Niger is the worst country to be a girl, according to a world-first index by a leading children’s charity that has revealed the biggest global struggles faced by women and their female offsprings.
Save the Children spent a year collecting data for a 40-page report that lists 144 countries based on child marriage, education, teenage pregnancy, maternal deaths and number of female representatives in national government.
The 20 countries at the bottom of the index are all low-income countries in sub-Saharan Africa and the number one spot went to Sweden. Other countries at the bottom of the index include; Chad, Central African Republic, Mali and Somalia. Countries at the top include; Finland, Norway, Netherlands and Belgium.
“Child marriage starts a cycle of disadvantage that denies girls the opportunity to learn, develop and be children,” she said. “Forcing girls to marry too early often means they can’t attend school, and are more likely to face domestic violence, abuse and rape. They get pregnant and bear children before they’re physically and emotionally ready, which can have devastating consequences on their and their baby’s health.”
“I've just been to Bangladesh and a third of these girls are married before they're 18. It really struck me that for many countries this isn't a policy issue, it's an issue of culture and behavior.”
The charity used five indicators to form the basis of the index:
- Child marriage: one of the most extreme violations of children’s rights, often reflecting power imbalances and girls’ limited autonomy and control over their own lives.
- Adolescent pregnancy: becoming mothers while still children themselves profoundly affects the course that girls’ lives take—often resulting in exclusion from education, entrenched poverty and social stigmatisation.
- Maternal mortality: an extreme violation of the right to survival and to the best possible standard of healthcare, this indicator provides insights into the quality of health services that girls have access to.
- Women in parliament: this provides insights into the prevalence—or absence—of women’s voices in public life and the likelihood of girls taking on political leadership roles when they grow up. A higher proportion of female MPs in parliament has been linked to more attention being paid to issues that affect girls’ rights.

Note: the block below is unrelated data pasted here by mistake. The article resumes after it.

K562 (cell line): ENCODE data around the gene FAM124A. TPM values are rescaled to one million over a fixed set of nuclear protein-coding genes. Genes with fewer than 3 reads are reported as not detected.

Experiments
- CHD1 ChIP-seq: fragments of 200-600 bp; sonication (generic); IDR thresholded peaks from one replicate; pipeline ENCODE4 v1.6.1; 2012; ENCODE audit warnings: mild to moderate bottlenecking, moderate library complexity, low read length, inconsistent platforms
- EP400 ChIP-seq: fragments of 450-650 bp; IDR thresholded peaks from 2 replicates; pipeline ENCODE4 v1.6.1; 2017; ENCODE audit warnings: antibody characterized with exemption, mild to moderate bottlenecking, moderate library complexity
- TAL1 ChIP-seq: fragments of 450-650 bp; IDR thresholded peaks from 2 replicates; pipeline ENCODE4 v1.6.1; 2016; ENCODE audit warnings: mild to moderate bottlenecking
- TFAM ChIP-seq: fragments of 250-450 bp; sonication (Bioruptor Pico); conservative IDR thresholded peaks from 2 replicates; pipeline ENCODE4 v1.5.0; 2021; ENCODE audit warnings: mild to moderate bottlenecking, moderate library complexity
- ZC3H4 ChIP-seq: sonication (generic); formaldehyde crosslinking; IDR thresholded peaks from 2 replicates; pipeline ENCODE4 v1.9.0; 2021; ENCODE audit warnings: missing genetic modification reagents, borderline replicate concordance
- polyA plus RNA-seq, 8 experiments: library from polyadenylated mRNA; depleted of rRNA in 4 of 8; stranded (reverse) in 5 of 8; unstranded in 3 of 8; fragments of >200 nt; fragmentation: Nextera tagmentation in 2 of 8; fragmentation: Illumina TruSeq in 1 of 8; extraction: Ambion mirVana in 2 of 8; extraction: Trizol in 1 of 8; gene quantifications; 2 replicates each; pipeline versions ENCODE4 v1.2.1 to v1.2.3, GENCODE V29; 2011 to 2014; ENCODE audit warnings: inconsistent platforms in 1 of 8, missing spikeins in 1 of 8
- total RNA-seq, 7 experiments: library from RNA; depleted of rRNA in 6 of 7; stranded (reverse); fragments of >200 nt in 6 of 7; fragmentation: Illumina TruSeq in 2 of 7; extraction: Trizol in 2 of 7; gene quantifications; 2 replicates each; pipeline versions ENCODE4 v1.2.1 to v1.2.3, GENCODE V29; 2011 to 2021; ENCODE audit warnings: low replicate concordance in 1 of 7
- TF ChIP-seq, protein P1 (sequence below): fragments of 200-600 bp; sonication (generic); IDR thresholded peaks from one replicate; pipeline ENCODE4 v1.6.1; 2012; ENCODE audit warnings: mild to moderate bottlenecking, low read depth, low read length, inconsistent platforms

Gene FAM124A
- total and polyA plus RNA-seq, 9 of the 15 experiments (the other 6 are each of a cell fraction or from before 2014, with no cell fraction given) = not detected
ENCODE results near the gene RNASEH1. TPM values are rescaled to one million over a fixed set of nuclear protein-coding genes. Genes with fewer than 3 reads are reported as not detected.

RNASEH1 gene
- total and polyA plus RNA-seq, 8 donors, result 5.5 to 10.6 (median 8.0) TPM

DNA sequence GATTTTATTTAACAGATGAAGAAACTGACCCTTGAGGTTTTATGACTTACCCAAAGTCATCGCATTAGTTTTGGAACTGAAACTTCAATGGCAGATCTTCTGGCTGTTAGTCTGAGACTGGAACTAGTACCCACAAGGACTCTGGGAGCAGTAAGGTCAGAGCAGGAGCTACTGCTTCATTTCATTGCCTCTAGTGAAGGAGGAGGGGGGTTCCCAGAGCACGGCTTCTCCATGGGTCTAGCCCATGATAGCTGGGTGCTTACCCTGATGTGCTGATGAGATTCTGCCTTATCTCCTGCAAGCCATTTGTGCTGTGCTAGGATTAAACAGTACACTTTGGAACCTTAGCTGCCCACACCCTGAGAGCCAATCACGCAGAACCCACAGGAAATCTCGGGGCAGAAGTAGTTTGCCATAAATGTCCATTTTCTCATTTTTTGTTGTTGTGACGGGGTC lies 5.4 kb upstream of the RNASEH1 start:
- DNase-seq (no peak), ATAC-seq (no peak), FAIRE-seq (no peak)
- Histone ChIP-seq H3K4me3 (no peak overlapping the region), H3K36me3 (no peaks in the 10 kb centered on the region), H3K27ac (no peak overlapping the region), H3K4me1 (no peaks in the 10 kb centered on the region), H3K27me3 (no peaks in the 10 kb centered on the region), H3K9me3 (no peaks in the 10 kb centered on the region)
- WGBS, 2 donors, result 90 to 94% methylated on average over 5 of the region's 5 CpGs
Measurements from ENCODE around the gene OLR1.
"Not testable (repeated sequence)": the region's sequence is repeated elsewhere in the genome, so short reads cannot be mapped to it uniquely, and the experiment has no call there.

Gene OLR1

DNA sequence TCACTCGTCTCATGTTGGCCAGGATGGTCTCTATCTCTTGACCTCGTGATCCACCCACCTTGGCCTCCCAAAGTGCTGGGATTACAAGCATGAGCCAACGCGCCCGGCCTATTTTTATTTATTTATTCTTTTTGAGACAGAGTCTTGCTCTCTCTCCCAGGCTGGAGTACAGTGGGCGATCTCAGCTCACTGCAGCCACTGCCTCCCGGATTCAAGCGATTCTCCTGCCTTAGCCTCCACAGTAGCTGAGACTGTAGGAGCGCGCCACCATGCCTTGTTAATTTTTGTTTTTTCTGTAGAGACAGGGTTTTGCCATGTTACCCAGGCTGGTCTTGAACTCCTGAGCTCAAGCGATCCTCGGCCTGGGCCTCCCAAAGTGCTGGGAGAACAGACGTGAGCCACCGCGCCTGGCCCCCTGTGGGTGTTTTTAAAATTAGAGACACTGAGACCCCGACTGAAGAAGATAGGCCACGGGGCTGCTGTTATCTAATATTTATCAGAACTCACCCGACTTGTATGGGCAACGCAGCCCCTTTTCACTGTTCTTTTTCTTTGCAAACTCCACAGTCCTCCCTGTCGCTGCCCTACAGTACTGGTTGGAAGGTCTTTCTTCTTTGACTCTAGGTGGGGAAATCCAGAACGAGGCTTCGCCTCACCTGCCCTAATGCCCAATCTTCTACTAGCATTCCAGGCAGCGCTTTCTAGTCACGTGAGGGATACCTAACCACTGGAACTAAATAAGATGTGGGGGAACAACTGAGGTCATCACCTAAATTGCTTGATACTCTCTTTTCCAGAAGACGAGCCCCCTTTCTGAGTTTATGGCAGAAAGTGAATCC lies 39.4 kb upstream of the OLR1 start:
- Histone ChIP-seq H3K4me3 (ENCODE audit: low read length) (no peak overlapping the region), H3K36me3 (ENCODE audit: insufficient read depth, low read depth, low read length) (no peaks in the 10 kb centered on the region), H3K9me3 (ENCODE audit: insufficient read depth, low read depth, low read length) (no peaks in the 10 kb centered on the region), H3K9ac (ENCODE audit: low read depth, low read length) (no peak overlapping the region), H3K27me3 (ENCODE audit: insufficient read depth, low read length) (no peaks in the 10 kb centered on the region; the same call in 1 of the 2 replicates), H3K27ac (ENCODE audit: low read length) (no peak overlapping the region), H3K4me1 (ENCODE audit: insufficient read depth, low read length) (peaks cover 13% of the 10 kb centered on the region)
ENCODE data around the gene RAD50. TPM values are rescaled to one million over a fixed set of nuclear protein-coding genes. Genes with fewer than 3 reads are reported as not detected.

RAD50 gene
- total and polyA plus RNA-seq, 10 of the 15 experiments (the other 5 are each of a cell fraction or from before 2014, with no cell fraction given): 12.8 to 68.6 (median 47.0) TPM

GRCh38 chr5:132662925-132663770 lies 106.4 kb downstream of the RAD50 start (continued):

- Lower-secondary school completion for girls: Lack of education deprives girls of opportunities and is linked to poor outcomes such as social mobility and economic empowerment. Lower-secondary school completion represents the basic minimum level of education that all children must receive, and it is during the transition from primary to secondary school that many girls drop out of the system. The Girls’ Opportunity Index includes data for 144 countries across all income groups and geographical regions.
In Niger, for example, 76 percent of young women were married before they were 18, and one in five adolescent girls give birth a year on average. The charity states that all countries at the bottom of the ranking must “focus urgently on ensuring that policy and practice uphold girls’ rights in health and education, as well as in the household.”
But the good news, according to the report, is that countries with levels of economic development similar to those at the bottom of the ranking have made significant strides in some areas, boosting their ranking and demonstrating that significant improvements are achievable.
Rwanda, for example, has the highest proportion of female MPs in the world, and is also doing comparatively well in preventing child marriage and adolescent pregnancy compared with other low-income countries. As a result, it is ranked 49 in the index, compared with its neighbors Burundi and Tanzania at 107 and 118 respectively. Nepal is another low-income country that is performing relatively well compared to its peers. This is due in part to its relatively good lower-secondary school completion rate for girls, which, at 86 percent, is similar to Spain’s.
“There are absolutely good lessons to be learned by counties looking at each other and figuring out ways to improve their own opportunities by comparison,” Miles explains to Newsweek. “Sweden, for example, has very well funded social programs that are historically supported.
“In some countries, there is still policy work to be done, particularly on child marriage. But in many countries, it is about trying to change cultural beliefs, such as the advantages of keeping girls in school. In many cases, the decision to take a child out of school is an economic one, made by poor families.”
The report also reveals that girls are disproportionately affected by conflict, with many refugee families marrying off their daughters as a safety or coping mechanism, such as Syrian girls in Lebanon.
It found girls suffer most during humanitarian crises such as the Ebola outbreak in Sierra Leone, where closure of schools led to an estimated 14,000 teen pregnancies.